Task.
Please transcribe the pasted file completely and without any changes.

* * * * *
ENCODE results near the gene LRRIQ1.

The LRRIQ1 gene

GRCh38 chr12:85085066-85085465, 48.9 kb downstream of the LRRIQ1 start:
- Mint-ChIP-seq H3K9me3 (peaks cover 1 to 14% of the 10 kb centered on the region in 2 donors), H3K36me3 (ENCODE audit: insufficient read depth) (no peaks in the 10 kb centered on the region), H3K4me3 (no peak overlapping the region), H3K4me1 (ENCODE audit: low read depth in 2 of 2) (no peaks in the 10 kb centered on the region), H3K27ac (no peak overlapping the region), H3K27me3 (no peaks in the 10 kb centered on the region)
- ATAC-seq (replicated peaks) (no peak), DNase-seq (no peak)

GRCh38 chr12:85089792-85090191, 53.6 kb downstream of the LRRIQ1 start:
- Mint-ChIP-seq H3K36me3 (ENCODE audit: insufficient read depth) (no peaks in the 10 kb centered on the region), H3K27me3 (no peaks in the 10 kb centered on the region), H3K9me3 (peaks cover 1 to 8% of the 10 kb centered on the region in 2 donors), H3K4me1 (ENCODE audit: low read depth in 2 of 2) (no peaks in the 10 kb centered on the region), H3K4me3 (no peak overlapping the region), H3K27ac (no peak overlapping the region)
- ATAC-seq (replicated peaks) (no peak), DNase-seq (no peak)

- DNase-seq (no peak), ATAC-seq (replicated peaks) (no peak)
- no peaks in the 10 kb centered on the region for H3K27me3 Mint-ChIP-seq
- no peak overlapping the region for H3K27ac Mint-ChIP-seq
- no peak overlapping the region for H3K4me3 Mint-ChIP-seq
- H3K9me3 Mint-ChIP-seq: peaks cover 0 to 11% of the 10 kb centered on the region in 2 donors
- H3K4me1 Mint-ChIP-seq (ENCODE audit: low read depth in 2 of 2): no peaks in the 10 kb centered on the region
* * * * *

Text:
ENCODE results near the gene LRRIQ1.

The LRRIQ1 gene

GRCh38 chr12:85085066-85085465, 48.9 kb downstream of the LRRIQ1 start:
- Mint-ChIP-seq H3K9me3 (peaks cover 1 to 14% of the 10 kb centered on the region in 2 donors), H3K36me3 (ENCODE audit: insufficient read depth) (no peaks in the 10 kb centered on the region), H3K4me3 (no peak overlapping the region), H3K4me1 (ENCODE audit: low read depth in 2 of 2) (no peaks in the 10 kb centered on the region), H3K27ac (no peak overlapping the region), H3K27me3 (no peaks in the 10 kb centered on the region)
- ATAC-seq (replicated peaks) (no peak), DNase-seq (no peak)

GRCh38 chr12:85089792-85090191, 53.6 kb downstream of the LRRIQ1 start:
- Mint-ChIP-seq H3K36me3 (ENCODE audit: insufficient read depth) (no peaks in the 10 kb centered on the region), H3K27me3 (no peaks in the 10 kb centered on the region), H3K9me3 (peaks cover 1 to 8% of the 10 kb centered on the region in 2 donors), H3K4me1 (ENCODE audit: low read depth in 2 of 2) (no peaks in the 10 kb centered on the region), H3K4me3 (no peak overlapping the region), H3K27ac (no peak overlapping the region)
- ATAC-seq (replicated peaks) (no peak), DNase-seq (no peak)

- DNase-seq (no peak), ATAC-seq (replicated peaks) (no peak)
- no peaks in the 10 kb centered on the region for H3K27me3 Mint-ChIP-seq
- no peak overlapping the region for H3K27ac Mint-ChIP-seq
- no peak overlapping the region for H3K4me3 Mint-ChIP-seq
- H3K9me3 Mint-ChIP-seq: peaks cover 0 to 11% of the 10 kb centered on the region in 2 donors
- H3K4me1 Mint-ChIP-seq (ENCODE audit: low read depth in 2 of 2): no peaks in the 10 kb centered on the region